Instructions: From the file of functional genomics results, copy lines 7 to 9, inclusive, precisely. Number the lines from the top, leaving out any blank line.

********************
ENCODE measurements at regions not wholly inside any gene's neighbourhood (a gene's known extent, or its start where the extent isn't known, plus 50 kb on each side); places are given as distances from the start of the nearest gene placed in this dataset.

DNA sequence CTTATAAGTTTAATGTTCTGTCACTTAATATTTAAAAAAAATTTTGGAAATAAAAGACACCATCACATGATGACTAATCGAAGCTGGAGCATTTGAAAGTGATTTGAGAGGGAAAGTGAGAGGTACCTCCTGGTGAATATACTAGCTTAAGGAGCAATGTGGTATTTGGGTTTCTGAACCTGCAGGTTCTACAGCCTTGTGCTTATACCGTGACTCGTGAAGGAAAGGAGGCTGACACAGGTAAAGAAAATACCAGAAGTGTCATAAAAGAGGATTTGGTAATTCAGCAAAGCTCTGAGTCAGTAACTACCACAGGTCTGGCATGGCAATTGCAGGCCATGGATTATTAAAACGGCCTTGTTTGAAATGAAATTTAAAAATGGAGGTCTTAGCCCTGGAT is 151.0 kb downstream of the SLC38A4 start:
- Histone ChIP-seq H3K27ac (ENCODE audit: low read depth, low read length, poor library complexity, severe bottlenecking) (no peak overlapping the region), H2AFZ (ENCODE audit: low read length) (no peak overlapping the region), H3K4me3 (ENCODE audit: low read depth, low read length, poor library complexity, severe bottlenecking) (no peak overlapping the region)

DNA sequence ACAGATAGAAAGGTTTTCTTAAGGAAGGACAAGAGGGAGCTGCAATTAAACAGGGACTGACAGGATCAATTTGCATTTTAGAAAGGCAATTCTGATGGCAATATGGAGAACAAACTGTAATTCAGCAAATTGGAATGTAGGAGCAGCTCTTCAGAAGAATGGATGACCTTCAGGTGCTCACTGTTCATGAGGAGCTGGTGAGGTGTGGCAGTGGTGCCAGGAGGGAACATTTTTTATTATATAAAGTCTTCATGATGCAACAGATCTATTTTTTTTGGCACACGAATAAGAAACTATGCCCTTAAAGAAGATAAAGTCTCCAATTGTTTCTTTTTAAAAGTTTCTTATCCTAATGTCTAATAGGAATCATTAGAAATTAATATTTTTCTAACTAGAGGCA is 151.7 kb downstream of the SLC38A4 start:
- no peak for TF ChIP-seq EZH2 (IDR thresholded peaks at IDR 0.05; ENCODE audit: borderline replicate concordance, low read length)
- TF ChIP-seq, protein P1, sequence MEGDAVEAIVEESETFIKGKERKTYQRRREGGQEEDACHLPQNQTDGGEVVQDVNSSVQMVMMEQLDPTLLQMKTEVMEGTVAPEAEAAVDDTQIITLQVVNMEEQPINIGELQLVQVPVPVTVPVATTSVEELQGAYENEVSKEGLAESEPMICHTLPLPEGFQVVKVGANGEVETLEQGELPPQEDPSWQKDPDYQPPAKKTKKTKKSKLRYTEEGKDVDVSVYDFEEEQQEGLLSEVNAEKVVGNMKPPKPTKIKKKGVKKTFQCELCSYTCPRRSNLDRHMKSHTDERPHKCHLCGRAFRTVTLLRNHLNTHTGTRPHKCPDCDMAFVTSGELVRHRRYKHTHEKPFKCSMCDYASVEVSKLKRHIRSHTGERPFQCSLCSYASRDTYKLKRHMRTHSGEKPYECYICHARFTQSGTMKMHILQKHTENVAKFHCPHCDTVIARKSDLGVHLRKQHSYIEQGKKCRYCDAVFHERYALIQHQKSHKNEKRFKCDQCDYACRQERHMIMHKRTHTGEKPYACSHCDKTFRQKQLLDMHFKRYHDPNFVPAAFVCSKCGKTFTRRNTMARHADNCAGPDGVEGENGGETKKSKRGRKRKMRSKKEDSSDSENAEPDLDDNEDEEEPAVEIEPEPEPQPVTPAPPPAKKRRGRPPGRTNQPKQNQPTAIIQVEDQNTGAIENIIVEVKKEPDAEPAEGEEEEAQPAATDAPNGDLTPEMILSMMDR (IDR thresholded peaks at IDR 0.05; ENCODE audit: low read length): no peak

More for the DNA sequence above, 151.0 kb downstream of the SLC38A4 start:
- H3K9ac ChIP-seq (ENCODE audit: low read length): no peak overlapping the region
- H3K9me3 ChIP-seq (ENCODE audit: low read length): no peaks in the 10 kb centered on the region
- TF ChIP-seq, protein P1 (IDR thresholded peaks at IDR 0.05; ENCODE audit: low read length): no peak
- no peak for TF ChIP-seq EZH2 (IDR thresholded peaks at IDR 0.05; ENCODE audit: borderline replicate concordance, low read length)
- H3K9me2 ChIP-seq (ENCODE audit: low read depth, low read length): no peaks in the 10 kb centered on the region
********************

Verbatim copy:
More for the DNA sequence above, 151.0 kb downstream of the SLC38A4 start:
- H3K9ac ChIP-seq (ENCODE audit: low read length): no peak overlapping the region
- H3K9me3 ChIP-seq (ENCODE audit: low read length): no peaks in the 10 kb centered on the region